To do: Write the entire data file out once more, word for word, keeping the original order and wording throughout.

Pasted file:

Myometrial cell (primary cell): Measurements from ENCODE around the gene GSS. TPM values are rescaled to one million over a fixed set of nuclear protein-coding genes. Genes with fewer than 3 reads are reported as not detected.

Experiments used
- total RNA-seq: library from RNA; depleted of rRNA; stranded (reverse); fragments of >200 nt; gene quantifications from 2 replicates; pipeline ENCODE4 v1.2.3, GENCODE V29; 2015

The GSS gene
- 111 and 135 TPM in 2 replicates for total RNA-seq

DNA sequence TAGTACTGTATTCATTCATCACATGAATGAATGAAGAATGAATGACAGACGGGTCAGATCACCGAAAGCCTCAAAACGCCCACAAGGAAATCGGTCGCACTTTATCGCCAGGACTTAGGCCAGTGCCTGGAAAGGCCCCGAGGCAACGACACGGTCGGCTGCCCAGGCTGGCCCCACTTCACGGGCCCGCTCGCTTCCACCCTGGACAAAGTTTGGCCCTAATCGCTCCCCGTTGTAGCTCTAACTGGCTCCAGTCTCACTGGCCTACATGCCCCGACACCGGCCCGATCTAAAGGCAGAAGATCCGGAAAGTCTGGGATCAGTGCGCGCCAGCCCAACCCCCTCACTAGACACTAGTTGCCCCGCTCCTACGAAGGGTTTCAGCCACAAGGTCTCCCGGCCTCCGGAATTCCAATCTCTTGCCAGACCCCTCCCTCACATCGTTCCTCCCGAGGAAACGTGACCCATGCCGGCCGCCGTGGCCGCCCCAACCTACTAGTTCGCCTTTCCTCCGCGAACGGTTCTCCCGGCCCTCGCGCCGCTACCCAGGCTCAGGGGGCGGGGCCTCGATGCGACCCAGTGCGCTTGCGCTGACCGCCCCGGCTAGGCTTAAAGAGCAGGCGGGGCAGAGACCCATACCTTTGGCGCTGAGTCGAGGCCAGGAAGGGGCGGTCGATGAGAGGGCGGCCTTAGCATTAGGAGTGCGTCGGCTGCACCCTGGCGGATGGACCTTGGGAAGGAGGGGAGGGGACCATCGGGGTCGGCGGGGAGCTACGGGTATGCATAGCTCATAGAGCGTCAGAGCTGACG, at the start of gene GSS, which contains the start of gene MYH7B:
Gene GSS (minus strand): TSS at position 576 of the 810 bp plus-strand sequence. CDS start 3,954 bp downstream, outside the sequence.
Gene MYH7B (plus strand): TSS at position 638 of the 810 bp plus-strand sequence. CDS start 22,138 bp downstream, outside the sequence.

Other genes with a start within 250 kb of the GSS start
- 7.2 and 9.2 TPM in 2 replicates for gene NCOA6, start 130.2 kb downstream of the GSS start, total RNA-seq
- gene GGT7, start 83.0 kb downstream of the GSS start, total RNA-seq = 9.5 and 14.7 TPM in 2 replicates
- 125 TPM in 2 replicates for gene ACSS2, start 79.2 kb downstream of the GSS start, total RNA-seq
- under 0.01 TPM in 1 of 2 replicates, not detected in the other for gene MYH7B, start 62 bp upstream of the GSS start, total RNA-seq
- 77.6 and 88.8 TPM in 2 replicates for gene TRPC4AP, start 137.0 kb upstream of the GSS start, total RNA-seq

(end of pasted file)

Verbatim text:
Myometrial cell (primary cell): Measurements from ENCODE around the gene GSS. TPM values are rescaled to one million over a fixed set of nuclear protein-coding genes. Genes with fewer than 3 reads are reported as not detected.

Experiments used
- total RNA-seq: library from RNA; depleted of rRNA; stranded (reverse); fragments of >200 nt; gene quantifications from 2 replicates; pipeline ENCODE4 v1.2.3, GENCODE V29; 2015

The GSS gene
- 111 and 135 TPM in 2 replicates for total RNA-seq

DNA sequence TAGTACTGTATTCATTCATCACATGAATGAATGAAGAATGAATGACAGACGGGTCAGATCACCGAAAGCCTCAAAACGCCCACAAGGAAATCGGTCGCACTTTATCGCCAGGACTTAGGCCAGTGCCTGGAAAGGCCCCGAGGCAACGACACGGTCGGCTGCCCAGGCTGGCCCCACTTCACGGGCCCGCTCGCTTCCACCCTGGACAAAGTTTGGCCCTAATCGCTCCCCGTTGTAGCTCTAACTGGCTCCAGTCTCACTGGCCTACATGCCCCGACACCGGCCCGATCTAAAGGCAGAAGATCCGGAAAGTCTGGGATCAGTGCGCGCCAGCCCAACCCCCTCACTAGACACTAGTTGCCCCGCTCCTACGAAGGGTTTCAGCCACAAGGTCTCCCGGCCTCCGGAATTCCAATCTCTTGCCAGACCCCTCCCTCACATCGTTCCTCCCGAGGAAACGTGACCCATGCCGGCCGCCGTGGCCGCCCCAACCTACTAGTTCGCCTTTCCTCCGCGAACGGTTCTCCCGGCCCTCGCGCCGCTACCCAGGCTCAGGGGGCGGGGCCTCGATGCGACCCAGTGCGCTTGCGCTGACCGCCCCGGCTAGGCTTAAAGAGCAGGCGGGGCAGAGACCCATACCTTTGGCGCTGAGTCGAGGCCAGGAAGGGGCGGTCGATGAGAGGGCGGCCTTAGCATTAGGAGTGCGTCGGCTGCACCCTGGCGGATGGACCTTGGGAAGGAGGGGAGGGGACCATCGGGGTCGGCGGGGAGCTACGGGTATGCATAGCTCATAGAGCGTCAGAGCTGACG, at the start of gene GSS, which contains the start of gene MYH7B:
Gene GSS (minus strand): TSS at position 576 of the 810 bp plus-strand sequence. CDS start 3,954 bp downstream, outside the sequence.
Gene MYH7B (plus strand): TSS at position 638 of the 810 bp plus-strand sequence. CDS start 22,138 bp downstream, outside the sequence.

Other genes with a start within 250 kb of the GSS start
- 7.2 and 9.2 TPM in 2 replicates for gene NCOA6, start 130.2 kb downstream of the GSS start, total RNA-seq
- gene GGT7, start 83.0 kb downstream of the GSS start, total RNA-seq = 9.5 and 14.7 TPM in 2 replicates
- 125 TPM in 2 replicates for gene ACSS2, start 79.2 kb downstream of the GSS start, total RNA-seq
- under 0.01 TPM in 1 of 2 replicates, not detected in the other for gene MYH7B, start 62 bp upstream of the GSS start, total RNA-seq
- 77.6 and 88.8 TPM in 2 replicates for gene TRPC4AP, start 137.0 kb upstream of the GSS start, total RNA-seq